Total Therapy Blog
About to Snap? : Snap out of Stress
This article was contributed by Steve Baik, RCC. Steve is a Registered Clinical Counsellor (R.C.C.) with the BC Association of Clinical Counsellors. He has a B.A. in Psychology from Simon Fraser University and a Master of Counselling Psychology from the Adler School of Professional Psychology, Vancouver.
“I enjoy getting out and experiencing the natural beauty of BC. I stay healthy with running, swimming, snowboarding and going to the gym.” – Steve
In the movie Forrest Gump, the protagonist says, “My momma always said, Life was like a box of chocolates. You never know what you’re gonna get.” Well, that may be true, but there are days when you feel like you are picking only the bitter ones out of the box. Alarm fails to go off, the hot water tank breaks, and the traffic jam is worse than ever. These may sound like small incidents, but they can pile up on top of one another.
We use the term stress to describe a very unpleasant state of our mind and body.
When your level of stress is high for an extended period of time, you may suffer from symptoms such as muscle tension in your neck and shoulders, headache, blurred vision, change in appetite, change in blood pressure, difficulty concentrating, insomnia, racing thoughts, immune system dysfunction and acceleration of aging processes. When the level of stress is too high – over your stress threshold – you may find yourself “about to snap”.
Here are some simple quick tips that will help you snap out of stress. Try each one as a stepping stone to move on to the next tip.
1. Breathe your stress out.
This breathing technique immediately reduces stress and relaxes your muscles. It can also be used anywhere and anytime. Find a quiet space where you will not be disturbed. Lie down on the floor or sit in a chair with your back straight and shoulders relaxed. First, slowly breathe in through your nose, feeling your diaphragm (belly, not your chest) expand. Then briefly hold your breath and exhale slowly through your mouth. You may be surprised to find it difficult to control your breath especially when you are in a stressed state. Counting 4, 6 and 8 seconds for each step may help you slow down your breath. Adjust the duration of each step to find the most comfortable length for you. The key here is to slow down and deepen your breathing. As you repeat the cycle several times, you will feel the tension in your muscles decrease.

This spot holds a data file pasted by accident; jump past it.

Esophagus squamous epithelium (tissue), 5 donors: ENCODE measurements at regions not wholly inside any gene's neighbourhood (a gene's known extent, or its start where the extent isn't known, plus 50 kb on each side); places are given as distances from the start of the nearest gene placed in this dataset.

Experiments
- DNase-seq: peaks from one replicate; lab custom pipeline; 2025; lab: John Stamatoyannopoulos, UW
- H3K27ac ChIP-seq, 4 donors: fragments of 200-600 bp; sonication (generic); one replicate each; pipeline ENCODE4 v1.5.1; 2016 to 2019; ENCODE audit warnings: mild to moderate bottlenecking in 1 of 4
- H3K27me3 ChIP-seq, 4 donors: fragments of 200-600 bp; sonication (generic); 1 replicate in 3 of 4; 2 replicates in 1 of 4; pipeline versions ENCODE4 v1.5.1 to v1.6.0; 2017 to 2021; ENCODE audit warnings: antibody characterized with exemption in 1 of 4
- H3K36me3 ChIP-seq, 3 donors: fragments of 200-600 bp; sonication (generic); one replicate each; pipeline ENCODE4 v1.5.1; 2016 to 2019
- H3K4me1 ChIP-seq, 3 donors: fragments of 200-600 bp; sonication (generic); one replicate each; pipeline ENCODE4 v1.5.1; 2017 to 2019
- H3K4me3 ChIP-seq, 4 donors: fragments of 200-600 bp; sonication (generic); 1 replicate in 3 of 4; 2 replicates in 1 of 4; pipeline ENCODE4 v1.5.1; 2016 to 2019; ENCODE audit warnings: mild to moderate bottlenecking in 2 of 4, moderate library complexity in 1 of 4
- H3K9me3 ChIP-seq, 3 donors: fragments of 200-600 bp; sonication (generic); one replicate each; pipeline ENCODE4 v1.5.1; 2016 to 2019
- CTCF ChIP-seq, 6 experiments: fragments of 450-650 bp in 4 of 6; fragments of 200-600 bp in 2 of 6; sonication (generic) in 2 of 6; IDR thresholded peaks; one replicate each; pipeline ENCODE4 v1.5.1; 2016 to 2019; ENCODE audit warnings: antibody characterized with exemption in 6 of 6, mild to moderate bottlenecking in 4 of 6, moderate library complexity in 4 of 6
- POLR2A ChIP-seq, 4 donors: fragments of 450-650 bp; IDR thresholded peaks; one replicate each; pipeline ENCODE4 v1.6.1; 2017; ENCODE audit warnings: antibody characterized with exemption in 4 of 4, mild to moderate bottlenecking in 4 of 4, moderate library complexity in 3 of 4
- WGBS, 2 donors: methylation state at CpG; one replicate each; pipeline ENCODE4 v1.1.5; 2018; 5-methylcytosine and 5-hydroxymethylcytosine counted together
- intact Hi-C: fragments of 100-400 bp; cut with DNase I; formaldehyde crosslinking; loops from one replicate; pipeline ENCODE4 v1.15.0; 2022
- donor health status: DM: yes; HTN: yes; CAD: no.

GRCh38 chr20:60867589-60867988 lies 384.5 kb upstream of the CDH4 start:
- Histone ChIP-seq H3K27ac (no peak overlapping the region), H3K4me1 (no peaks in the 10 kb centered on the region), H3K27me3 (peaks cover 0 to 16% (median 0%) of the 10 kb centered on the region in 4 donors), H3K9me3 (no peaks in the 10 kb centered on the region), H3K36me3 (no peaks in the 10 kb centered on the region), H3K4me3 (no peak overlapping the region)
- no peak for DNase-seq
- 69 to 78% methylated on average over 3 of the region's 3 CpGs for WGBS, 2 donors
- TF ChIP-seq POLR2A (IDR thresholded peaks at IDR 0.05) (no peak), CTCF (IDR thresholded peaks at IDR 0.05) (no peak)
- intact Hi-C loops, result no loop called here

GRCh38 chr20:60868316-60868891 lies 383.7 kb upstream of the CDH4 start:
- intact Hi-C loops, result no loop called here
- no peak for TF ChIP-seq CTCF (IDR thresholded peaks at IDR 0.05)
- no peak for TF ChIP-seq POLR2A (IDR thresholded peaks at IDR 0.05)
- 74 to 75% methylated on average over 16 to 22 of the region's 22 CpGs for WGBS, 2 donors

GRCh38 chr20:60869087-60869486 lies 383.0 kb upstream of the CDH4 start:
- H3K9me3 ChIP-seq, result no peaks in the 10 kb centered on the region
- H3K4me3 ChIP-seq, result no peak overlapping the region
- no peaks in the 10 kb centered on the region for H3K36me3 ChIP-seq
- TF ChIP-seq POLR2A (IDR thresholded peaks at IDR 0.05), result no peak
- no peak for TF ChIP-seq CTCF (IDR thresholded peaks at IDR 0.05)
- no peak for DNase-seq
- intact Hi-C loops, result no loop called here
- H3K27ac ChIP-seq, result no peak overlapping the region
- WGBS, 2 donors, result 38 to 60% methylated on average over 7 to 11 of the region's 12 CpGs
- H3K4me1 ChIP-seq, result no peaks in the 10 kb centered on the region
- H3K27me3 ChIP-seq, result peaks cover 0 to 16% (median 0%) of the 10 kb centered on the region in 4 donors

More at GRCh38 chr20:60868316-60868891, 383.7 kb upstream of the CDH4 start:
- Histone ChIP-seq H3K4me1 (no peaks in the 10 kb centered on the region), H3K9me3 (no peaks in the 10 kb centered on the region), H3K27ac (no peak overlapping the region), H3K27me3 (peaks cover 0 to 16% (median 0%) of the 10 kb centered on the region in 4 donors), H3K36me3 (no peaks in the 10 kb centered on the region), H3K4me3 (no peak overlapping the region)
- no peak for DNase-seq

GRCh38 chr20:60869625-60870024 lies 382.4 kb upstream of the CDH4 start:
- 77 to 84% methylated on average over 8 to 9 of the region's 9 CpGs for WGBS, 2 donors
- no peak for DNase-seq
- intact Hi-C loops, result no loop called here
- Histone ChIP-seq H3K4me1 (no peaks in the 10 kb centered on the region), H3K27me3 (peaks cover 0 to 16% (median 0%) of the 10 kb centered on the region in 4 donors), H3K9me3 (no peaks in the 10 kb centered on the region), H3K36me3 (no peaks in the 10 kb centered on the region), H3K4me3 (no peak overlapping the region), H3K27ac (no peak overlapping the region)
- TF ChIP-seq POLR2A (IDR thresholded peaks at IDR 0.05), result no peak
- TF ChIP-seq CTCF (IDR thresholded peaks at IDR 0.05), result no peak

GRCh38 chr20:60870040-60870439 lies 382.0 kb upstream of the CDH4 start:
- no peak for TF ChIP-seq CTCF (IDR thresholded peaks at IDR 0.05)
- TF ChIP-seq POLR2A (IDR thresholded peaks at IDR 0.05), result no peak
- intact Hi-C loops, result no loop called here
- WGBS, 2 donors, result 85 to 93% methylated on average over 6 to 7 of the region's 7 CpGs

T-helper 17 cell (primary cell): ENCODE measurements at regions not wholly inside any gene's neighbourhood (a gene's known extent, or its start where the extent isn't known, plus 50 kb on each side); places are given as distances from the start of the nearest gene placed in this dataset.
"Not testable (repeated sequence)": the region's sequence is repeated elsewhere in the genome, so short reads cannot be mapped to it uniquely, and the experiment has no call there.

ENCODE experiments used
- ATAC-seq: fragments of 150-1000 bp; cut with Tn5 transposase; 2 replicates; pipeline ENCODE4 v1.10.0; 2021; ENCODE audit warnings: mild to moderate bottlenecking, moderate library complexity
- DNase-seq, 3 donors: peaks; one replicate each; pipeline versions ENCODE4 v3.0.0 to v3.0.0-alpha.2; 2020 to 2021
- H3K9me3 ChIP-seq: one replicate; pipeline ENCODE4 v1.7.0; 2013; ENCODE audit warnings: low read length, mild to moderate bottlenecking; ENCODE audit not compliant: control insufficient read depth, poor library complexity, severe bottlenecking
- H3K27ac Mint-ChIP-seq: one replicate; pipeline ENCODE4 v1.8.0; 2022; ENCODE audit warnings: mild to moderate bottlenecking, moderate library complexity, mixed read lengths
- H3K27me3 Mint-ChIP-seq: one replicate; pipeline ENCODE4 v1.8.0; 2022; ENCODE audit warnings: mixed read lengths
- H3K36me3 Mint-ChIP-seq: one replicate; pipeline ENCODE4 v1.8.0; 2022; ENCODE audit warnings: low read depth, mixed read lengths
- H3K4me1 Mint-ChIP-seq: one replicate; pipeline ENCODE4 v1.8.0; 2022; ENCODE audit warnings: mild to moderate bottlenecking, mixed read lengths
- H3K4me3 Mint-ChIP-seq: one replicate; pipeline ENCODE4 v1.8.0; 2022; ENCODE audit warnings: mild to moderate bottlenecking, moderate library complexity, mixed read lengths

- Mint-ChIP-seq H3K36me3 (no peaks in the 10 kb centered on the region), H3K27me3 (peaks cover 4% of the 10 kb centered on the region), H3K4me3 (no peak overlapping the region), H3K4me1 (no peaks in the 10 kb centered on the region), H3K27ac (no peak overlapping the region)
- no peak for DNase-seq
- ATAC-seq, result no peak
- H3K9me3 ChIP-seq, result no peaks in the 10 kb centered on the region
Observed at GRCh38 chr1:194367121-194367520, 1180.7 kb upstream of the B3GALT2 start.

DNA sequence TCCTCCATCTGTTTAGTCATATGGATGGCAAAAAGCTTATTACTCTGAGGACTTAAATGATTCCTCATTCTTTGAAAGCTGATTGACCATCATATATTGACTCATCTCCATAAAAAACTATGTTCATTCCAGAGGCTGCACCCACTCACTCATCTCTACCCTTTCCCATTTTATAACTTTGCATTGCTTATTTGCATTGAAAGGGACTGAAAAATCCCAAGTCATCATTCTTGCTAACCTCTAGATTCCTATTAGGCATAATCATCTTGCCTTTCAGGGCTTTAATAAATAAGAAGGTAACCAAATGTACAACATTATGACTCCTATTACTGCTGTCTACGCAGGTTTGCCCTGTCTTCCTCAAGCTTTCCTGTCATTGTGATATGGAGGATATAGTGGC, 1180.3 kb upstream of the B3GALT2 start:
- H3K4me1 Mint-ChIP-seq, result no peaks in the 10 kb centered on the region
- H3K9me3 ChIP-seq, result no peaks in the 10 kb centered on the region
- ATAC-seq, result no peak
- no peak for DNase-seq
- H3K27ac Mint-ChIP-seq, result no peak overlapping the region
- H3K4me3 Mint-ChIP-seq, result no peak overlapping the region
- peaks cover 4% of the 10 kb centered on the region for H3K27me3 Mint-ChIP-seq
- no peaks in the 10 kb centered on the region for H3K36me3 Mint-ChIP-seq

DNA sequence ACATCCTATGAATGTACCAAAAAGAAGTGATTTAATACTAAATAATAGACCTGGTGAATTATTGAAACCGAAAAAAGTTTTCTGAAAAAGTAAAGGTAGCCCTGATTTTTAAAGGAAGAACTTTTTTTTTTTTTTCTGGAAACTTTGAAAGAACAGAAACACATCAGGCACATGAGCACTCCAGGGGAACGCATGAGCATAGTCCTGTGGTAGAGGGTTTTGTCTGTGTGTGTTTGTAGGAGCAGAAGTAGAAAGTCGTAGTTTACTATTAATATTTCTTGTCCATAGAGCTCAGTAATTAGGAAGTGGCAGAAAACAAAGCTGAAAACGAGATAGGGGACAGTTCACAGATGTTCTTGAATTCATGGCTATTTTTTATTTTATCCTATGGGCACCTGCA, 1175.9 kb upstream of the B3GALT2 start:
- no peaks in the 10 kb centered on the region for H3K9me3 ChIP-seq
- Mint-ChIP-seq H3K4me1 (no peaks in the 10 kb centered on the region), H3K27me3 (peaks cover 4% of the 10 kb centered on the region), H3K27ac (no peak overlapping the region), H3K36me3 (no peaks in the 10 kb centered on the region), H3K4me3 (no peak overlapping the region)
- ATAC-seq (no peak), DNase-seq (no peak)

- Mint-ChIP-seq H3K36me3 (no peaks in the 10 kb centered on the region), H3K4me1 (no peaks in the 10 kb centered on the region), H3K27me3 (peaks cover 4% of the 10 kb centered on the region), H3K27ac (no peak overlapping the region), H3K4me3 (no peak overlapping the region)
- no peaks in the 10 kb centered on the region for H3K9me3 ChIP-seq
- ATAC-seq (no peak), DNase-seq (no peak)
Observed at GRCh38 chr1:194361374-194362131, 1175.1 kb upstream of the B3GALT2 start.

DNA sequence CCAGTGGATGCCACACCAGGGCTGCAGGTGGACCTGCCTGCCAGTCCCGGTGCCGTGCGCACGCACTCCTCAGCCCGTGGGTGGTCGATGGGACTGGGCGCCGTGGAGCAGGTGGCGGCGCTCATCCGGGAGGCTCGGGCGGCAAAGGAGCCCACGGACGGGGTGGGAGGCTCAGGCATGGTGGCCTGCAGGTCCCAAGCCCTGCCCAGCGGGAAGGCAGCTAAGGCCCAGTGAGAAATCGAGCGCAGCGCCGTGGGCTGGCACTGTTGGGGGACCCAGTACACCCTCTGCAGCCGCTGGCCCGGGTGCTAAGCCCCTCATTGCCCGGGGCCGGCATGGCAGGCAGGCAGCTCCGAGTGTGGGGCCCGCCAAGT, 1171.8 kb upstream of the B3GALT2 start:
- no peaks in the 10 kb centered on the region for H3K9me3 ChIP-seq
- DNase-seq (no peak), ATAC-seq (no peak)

2. Brush small stressors off your shoulders before they pile up.
Keeping track of incidents that heightens your stress level helps identify stressors in your life. Reflect on your day and write down the small incidents that annoyed you. Rate the incident in terms of the level of stress on a scale of ten (with ten being the highest level of stress). Also rate the level of difficulty in solving or brushing off the issue on a scale of ten with ten, being the most difficult. Stressors come from many different dimensions of your life and some of them can easily be taken out when they are identified. Try to focus on the stressors that are small and simple enough for you to manage and brush off. The goal here is clean out small and frequent stressors in your life before they pile up, NOT to confirm how stressful your day is.
3. Talk about your problems.
Not all stressors can be just brushed off your shoulders. Talk about them with someone you can trust, like a family member, friend or counsellor. Pretending as though everything is okay neither helps solve your problems nor fools anyone. Talking about them in a safe environment lets you vent out the bottled up pressure and gain some useful coping mechanisms. If the problems are too big or complicated, clinical counselling is a good place to talk about them without feeling judged. In a safe and confidential space, your counsellor will work with you to investigate problems, reflect on your emotions, and build strategies to manage your stress.
Selye, Hans. (1956), The stress of life. New York, NY, US: McGraw-Hill.